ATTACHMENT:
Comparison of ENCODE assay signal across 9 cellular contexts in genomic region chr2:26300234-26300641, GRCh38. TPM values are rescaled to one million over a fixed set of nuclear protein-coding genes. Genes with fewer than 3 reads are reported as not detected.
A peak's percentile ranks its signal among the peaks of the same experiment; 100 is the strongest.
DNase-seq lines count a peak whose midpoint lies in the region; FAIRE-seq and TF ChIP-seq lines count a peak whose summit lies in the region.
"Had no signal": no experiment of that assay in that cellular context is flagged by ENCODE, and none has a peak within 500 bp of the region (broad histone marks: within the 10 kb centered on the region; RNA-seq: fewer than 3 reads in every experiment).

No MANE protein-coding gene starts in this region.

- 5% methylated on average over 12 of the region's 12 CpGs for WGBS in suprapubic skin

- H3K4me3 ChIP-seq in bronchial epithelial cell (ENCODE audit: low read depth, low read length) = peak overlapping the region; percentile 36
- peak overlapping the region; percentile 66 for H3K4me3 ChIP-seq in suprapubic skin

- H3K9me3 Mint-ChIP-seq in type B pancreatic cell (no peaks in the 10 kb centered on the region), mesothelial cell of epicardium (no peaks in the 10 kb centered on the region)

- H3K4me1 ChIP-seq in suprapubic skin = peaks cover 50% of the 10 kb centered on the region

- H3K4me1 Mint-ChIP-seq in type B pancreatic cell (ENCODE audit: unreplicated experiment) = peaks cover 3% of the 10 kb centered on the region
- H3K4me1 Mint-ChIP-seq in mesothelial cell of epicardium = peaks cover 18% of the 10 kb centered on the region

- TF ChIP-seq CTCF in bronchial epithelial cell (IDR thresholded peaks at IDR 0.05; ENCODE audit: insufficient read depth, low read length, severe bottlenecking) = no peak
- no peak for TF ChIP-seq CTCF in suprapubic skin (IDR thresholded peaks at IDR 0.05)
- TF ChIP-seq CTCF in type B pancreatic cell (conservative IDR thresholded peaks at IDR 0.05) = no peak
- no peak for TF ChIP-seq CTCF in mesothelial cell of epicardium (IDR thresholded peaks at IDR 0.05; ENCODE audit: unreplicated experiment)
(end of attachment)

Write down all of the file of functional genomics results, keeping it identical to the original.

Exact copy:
Comparison of ENCODE assay signal across 9 cellular contexts in genomic region chr2:26300234-26300641, GRCh38. TPM values are rescaled to one million over a fixed set of nuclear protein-coding genes. Genes with fewer than 3 reads are reported as not detected.
A peak's percentile ranks its signal among the peaks of the same experiment; 100 is the strongest.
DNase-seq lines count a peak whose midpoint lies in the region; FAIRE-seq and TF ChIP-seq lines count a peak whose summit lies in the region.
"Had no signal": no experiment of that assay in that cellular context is flagged by ENCODE, and none has a peak within 500 bp of the region (broad histone marks: within the 10 kb centered on the region; RNA-seq: fewer than 3 reads in every experiment).

No MANE protein-coding gene starts in this region.

- 5% methylated on average over 12 of the region's 12 CpGs for WGBS in suprapubic skin

- H3K4me3 ChIP-seq in bronchial epithelial cell (ENCODE audit: low read depth, low read length) = peak overlapping the region; percentile 36
- peak overlapping the region; percentile 66 for H3K4me3 ChIP-seq in suprapubic skin

- H3K9me3 Mint-ChIP-seq in type B pancreatic cell (no peaks in the 10 kb centered on the region), mesothelial cell of epicardium (no peaks in the 10 kb centered on the region)

- H3K4me1 ChIP-seq in suprapubic skin = peaks cover 50% of the 10 kb centered on the region

- H3K4me1 Mint-ChIP-seq in type B pancreatic cell (ENCODE audit: unreplicated experiment) = peaks cover 3% of the 10 kb centered on the region
- H3K4me1 Mint-ChIP-seq in mesothelial cell of epicardium = peaks cover 18% of the 10 kb centered on the region

- TF ChIP-seq CTCF in bronchial epithelial cell (IDR thresholded peaks at IDR 0.05; ENCODE audit: insufficient read depth, low read length, severe bottlenecking) = no peak
- no peak for TF ChIP-seq CTCF in suprapubic skin (IDR thresholded peaks at IDR 0.05)
- TF ChIP-seq CTCF in type B pancreatic cell (conservative IDR thresholded peaks at IDR 0.05) = no peak
- no peak for TF ChIP-seq CTCF in mesothelial cell of epicardium (IDR thresholded peaks at IDR 0.05; ENCODE audit: unreplicated experiment)